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Old 07-29-2013, 08:26 PM   #1
jimbeauxk OP
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Lessons From a First Time Changing Tires

So I decided to do my own tires (first time) this weekend on my 2012 GSA and thought I'd share a few things I learned for those who are considering giving it a go.

1. The first time is not as easy as youtube would lead you to believe, and I understand that many of you may have mothers who can spoon a tire with a cigarette in one hand and a beer in the other, I'm not one of them. It's a two hour job that will probably cost you an entire weekend the first time, but I believe it will only get easier. It can't be any harder than I made it, that's for sure.

2. Use lube and spring for the Motion Pro curved spoon (or two). The rear tire is the toughest, I resorted to ratchet-strapping it up after wrestling with it for a day, then it popped right on. I do understand that using straps, etc. is blasphemy, but, oh the joy when it slipped onto the rim at 2am on Saturday night. I was spent. My mistake trying to spoon it on was always on the final third, I'd be on the far side of the wheel, across from where I was spooning, levering the bead out rather than being on the near side levering the bead down. And had I c-clamped the bead under the rim in the first place (I learned this before moving on to the front tire), I wouldn't have been fighting it over and over. And over.

3. Lowes carrys a piece in the socket section made by Kobalt called a 1/2" Quick Release Adapter ($5.97, item # 55370). It's ever so slightly less than the proper 9/16" hex, but worked ideally for me to get the front axle out. Needs a male to female adapter, but that's a somewhat common piece in a toolbox. I scoured the land for something that would work and that's all I found. BTW, I have two spark plug pullers in my garage, but both have a circular end on the inside that prevented me from reversing it and sticking an extension through so I could use the back end. Not sure where the rest of you who do that bought your spark plug pullers, maybe I was looking in the wrong places? I don't own a welder, either, so brazing an axle frankentool was not an option.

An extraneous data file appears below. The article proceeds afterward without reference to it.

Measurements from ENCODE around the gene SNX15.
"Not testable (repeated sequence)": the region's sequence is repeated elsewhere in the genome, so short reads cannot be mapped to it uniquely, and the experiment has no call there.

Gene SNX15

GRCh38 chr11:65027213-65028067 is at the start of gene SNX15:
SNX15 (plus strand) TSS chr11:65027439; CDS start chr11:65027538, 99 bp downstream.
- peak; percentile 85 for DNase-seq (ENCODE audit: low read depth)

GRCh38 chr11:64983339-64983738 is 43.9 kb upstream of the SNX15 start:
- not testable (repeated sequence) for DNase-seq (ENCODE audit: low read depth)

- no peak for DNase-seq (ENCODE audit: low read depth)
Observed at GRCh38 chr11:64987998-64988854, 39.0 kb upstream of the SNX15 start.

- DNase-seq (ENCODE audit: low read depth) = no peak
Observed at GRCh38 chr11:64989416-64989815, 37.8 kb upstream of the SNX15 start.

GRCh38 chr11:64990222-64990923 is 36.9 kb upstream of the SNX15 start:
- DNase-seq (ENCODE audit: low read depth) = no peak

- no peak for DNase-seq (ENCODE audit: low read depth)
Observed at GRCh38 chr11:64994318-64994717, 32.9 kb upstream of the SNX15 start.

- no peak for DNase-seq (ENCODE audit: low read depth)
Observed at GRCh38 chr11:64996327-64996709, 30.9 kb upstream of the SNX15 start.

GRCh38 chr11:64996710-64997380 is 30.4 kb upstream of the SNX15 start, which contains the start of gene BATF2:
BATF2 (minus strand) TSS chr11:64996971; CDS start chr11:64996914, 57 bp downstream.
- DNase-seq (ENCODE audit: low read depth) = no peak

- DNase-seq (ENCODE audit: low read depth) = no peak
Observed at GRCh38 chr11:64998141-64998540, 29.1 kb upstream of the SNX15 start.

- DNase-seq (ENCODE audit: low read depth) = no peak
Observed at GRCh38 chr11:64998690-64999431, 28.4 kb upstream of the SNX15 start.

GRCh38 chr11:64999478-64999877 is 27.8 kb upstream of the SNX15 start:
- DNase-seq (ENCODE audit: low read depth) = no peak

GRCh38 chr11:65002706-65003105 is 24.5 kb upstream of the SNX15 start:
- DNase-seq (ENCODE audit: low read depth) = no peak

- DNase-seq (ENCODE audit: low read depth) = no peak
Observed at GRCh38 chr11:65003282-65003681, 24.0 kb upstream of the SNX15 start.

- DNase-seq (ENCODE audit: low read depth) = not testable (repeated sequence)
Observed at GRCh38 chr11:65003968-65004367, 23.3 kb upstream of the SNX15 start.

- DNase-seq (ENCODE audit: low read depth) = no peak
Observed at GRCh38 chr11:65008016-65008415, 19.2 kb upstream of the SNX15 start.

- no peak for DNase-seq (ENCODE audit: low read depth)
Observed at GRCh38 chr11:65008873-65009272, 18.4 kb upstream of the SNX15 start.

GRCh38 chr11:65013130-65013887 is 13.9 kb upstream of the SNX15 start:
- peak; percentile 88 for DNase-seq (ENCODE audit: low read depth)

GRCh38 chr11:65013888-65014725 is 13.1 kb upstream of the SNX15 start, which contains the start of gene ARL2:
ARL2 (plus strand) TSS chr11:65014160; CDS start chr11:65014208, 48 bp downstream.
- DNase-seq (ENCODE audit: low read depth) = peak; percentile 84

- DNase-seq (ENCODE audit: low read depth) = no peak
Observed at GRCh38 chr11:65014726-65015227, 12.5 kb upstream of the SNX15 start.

4. When reinstalling your TORX bolts back onto the brake calipers and tightening your pinch bolt on the fork, lay off the juice. These things are not being received by a full threading to the bolt neck, and the law of physics says while the bottom half is locked into the threads and the top half is not, over torquing the bolt will twist and shear the top half off like a piece of liquorice. I spent this evening with a bolt extractor, removing the bottom half of the OEM pinch bolt from inside the fork, this after thinking that by using a torque wrench I was doing the right thing. PITA, lesson learned. Tomorrow I'll pick up a handful of new bolts from the dealership and toss the ones in the calipers out, I am fearful that even though they are installed, they may have twisted slightly and compromised their integrity. Couldn't find M8x35 hardened steel bolts at a hardware store. Someone said it best when they said treat those bolts like the faucet on a yard hose, firm it up so the water stops flowing, and that's about what the proper torque should be. I now understand what they meant.

jimbeauxk screwed with this post 07-29-2013 at 08:54 PM
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Old 07-29-2013, 09:18 PM   #2
JimVonBaden
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This might help next time, you do not need the machine.

http://www.jimvonbaden.com/Tire_Change.html

For the caliper bolts, until you at least have the feel, use a torque wrench. 24NM is not much at all.

Jim
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Old 07-29-2013, 09:28 PM   #3
VEGASGSA
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It's a lovely story..thank you..

It gets easier..I promise...even now though...I bump in to one that gives me trouble..ans I've done plenty..

Rassle a Kenda Big Block in the winter..that'll make you sell your bike..
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Old 07-29-2013, 09:33 PM   #4
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If you are working that hard at it something is wrong. Biggest mistake I see is not having the bead in the groove. Start with one iron and have a helper hold that bead down, remember, wherever you are trying to slide the bead over the rim with the other iron, the bead on the opposite side of the tire MUST be down in the groove of the rim or you are going to go nowhere. Not just under the rim, but DOWN IN THE GROOVE IN THE MIDDLE OF THE WHEEL.